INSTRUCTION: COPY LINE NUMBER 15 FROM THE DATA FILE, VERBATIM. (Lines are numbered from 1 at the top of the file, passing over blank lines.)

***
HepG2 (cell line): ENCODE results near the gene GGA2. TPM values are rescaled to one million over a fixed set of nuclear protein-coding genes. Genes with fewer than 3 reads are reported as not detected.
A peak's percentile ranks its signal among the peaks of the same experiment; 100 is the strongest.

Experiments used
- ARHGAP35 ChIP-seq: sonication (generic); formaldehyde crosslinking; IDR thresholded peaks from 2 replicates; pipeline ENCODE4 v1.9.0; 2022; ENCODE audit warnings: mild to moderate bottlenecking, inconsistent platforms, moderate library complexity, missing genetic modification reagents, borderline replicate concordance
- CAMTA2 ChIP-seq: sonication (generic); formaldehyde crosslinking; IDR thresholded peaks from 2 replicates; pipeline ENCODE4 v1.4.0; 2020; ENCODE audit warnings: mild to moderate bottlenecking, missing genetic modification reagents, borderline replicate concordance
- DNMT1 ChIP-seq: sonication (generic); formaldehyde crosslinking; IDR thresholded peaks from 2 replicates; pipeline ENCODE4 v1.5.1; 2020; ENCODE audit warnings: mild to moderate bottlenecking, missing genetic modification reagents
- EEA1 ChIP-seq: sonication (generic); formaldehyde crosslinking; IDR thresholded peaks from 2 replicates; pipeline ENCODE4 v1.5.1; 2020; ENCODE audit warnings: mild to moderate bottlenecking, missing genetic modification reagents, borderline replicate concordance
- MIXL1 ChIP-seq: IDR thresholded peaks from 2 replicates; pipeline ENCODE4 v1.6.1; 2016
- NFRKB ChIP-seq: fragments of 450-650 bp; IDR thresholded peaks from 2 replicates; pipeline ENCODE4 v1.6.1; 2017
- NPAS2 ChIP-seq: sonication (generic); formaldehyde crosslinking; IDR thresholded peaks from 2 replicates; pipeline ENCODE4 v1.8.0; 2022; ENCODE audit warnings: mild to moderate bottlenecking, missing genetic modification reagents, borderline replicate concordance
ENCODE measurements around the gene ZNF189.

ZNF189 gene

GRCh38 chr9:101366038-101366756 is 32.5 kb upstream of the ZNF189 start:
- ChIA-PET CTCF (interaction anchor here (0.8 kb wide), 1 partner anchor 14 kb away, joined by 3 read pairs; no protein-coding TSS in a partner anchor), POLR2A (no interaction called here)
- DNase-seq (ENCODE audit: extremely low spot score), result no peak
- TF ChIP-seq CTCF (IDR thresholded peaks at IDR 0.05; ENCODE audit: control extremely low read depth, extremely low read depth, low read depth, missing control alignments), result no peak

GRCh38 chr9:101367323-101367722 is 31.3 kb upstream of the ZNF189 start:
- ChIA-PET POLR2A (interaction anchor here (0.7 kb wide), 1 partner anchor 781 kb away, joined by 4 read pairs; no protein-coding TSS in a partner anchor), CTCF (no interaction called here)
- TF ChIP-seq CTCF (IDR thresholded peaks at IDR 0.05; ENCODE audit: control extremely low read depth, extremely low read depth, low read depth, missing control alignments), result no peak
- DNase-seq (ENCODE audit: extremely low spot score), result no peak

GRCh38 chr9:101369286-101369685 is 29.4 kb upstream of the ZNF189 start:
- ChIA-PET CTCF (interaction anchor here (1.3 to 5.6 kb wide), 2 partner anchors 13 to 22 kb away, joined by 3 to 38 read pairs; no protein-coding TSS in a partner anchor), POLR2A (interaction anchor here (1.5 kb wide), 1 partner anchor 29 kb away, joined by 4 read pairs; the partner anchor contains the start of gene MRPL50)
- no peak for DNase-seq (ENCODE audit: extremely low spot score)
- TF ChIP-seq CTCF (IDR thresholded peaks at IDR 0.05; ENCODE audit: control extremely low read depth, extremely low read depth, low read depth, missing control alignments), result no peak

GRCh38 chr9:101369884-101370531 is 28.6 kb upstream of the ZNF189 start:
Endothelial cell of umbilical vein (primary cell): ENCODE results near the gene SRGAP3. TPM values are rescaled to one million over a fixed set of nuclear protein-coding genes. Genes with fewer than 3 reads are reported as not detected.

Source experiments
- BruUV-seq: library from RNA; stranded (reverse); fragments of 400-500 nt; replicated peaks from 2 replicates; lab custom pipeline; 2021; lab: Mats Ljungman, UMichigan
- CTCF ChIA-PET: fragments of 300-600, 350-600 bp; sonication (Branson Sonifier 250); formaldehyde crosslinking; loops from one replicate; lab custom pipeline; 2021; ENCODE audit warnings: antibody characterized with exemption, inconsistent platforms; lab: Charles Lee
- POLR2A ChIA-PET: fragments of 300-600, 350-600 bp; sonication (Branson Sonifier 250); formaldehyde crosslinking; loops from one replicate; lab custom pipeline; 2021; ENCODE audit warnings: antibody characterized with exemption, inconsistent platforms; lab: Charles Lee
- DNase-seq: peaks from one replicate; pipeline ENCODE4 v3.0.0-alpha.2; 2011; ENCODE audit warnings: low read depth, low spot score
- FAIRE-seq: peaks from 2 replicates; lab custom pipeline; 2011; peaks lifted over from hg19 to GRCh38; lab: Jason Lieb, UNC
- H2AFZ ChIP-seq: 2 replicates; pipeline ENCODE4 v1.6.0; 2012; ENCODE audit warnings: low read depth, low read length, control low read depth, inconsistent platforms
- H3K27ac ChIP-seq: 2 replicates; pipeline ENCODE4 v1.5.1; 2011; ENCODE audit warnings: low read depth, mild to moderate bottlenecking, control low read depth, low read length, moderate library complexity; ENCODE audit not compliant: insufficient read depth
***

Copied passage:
- DNase-seq (ENCODE audit: extremely low spot score), result no peak